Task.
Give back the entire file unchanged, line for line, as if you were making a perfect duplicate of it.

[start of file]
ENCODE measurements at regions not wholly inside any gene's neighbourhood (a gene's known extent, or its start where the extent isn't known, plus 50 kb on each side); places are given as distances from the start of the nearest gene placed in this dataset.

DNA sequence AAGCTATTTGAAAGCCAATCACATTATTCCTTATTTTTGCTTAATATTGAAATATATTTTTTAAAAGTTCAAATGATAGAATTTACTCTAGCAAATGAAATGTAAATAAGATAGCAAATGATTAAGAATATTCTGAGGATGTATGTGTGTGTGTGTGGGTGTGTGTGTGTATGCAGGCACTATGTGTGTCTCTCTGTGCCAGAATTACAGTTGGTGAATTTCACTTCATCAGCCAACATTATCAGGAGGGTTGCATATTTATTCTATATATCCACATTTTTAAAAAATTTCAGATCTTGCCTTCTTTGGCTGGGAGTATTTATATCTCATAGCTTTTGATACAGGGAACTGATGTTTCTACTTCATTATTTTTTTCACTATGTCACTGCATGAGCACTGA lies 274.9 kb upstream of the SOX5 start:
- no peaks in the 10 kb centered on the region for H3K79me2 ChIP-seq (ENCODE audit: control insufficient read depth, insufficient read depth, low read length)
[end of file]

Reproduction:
ENCODE measurements at regions not wholly inside any gene's neighbourhood (a gene's known extent, or its start where the extent isn't known, plus 50 kb on each side); places are given as distances from the start of the nearest gene placed in this dataset.

DNA sequence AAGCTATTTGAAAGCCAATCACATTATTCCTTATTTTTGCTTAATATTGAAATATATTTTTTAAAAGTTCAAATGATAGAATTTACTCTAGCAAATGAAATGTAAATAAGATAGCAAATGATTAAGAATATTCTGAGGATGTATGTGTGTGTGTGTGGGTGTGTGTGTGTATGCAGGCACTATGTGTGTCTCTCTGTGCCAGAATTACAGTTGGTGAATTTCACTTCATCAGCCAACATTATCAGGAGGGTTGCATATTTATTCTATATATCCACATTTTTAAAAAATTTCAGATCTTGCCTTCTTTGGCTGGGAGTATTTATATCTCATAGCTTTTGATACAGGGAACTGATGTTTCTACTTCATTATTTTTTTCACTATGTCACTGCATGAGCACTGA lies 274.9 kb upstream of the SOX5 start:
- no peaks in the 10 kb centered on the region for H3K79me2 ChIP-seq (ENCODE audit: control insufficient read depth, insufficient read depth, low read length)